3. Take  the  HR based approach.  Human rights  in the field of civic education are the basis for nurturing democratic citizenship.
  4. Implement the principle of educational inclusiveness for all groups of population as a prerequisite for promoting democracy and respectful behaviors in the society and breaking down barriers and stereotypes.
  5. The process of civic education should be accompanied by thoughtful attitude towards nature: event organizers and participants should consider possible environmental effect and adhere to the principles of sustainable development.
  6. Members  of  the Association of Life-Long Learning and Enlightment hold educational events with the aim of promoting national Belarusian values and enhancing the use of the Belarusian language.

Civic competencies (an open list)

By  civic  competences  in  this  document  we  mean  the ability to use the knowledge and skills acquired in the course of educational program in a wider field of public and private activities and self-organization.

The below  listed competences are deemed necessary to develop citizenship in the Republic of Belarus and constitute a competence base for any  civic educator.

Knowledge:

  1. Understanding  of  the  political  system  (government  bodies  and institutes, political parties,  nonprofit organizations,  independent  institutions,  interest groups, think tanks etc.) on local, national and international level;
  2. Knowledge of  local history  in the context of the history of Belarus and the European continent;
  3. Knowledge of human rights and methods of their protection, of gender theory, tolerance, inclusion, non-discrimination;
  4. The command of the Belarussian language,  a good knowledge of national traditions and cultural heritage;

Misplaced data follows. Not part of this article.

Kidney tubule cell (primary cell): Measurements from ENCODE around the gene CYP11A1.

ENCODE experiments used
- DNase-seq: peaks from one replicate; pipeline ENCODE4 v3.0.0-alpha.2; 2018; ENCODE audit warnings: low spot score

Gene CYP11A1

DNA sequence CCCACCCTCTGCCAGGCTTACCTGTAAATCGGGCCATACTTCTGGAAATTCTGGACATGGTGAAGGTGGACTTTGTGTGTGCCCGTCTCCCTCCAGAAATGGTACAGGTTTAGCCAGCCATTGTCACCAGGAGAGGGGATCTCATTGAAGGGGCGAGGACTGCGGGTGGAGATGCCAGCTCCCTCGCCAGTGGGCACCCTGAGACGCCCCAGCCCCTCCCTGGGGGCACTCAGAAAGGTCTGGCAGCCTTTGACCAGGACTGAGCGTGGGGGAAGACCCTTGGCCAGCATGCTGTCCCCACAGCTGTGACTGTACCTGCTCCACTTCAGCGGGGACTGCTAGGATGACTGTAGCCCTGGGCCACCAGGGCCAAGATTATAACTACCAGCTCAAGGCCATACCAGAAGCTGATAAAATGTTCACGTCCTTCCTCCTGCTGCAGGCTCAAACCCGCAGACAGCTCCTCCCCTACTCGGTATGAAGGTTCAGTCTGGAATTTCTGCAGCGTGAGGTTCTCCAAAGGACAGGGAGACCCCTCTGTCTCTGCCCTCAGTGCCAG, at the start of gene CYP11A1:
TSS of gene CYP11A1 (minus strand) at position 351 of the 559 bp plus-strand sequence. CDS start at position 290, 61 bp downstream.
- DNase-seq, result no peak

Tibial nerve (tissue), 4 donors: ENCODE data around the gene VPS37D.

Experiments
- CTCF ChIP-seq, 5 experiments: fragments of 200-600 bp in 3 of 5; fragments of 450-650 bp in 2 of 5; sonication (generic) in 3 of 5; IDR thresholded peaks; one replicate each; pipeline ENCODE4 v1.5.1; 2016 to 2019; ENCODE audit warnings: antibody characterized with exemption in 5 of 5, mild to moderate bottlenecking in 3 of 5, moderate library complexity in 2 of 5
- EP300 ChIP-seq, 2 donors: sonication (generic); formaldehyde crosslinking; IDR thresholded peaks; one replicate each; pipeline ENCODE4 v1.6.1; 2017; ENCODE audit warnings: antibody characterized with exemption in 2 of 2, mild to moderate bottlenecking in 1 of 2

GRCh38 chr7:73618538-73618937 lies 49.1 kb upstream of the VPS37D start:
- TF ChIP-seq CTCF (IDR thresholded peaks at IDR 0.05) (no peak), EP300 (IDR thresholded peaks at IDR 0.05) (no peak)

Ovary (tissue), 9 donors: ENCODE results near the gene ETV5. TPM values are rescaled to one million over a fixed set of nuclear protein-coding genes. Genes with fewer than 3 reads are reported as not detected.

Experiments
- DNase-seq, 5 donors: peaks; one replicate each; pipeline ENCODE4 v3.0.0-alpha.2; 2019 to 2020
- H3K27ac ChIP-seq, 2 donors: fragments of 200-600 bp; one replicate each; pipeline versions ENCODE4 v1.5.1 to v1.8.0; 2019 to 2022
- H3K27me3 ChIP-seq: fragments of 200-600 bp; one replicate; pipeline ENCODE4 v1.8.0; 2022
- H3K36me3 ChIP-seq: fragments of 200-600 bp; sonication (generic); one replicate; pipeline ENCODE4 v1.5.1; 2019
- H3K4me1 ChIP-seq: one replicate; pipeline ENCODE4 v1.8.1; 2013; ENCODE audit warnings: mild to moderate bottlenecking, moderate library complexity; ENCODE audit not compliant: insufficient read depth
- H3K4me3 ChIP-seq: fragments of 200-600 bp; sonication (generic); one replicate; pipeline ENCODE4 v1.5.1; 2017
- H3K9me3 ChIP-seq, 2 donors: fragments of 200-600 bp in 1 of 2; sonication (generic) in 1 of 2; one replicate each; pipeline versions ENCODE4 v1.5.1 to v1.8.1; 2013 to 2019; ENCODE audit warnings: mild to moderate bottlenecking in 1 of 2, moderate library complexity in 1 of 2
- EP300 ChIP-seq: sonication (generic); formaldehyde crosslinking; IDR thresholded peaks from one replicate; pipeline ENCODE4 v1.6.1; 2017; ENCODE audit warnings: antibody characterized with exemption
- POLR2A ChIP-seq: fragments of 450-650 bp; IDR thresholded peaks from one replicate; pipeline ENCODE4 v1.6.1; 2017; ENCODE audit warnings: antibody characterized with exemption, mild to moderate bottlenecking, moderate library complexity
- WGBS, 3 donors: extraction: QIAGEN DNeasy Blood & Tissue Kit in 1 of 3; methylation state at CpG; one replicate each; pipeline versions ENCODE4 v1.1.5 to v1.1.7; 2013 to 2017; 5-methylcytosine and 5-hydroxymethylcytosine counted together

5. Awareness of the major challenges and risks attributed to overexploitation of natural resources;
  6. Awareness of the notions of democracy, justice, equality, rule of law;
  7. Understanding of objectives, values and policies of social and political movements.

Skills:

  1. Ability to arrange and participate in a public discussion;
  2. Ability to mobilize people to solve social issues;
  3. Ability to show solidarity and interest in issues concerning violation of human rights and freedoms;
  4. Ability to find, analyze and correctly disseminate information;
  5. Ability to engage in intercultural communication, to combat xenophobia, racism, neo-fascism, homophobia and  resist the calls and actions kindling national discord;
  6. Ability to minimize the negative impact on the environment;
  7. Critical thinking;

Values:

  1. Humanism;
  2. Respect for human rights and freedoms;
  3. Non-violent approach to conflict resolution;
  4. Maintenance of public security;
  5. Ethnic  and religious tolerance,  sense of curiosity and acceptance of otherness of nations and cultures, tolerance;
  6. Sense of belonging  to particular place, country, respect for the Belarusian language;
  7. Engagement in social processes, proactivity, social responsibility.

______________________

1 Manifesto for Adult Learning in the 21st century: http://www.eaea.org/media/policy-advocacy/manifesto/manifesto_by.pdf
2 Recommendation CM/Rec(2010)7, adopted by the Committee of Ministers of the Council of Europe. The Charter on Education for Democratic Citizenship and Human Rights Education.
3 European Charter of Active Citizenship.
4 The definition developed  on  the  basis  of  the  above  mentioned  Recommendation CM/Rec(2010)7, adopted by the Committee of Ministers of the Council of Europe.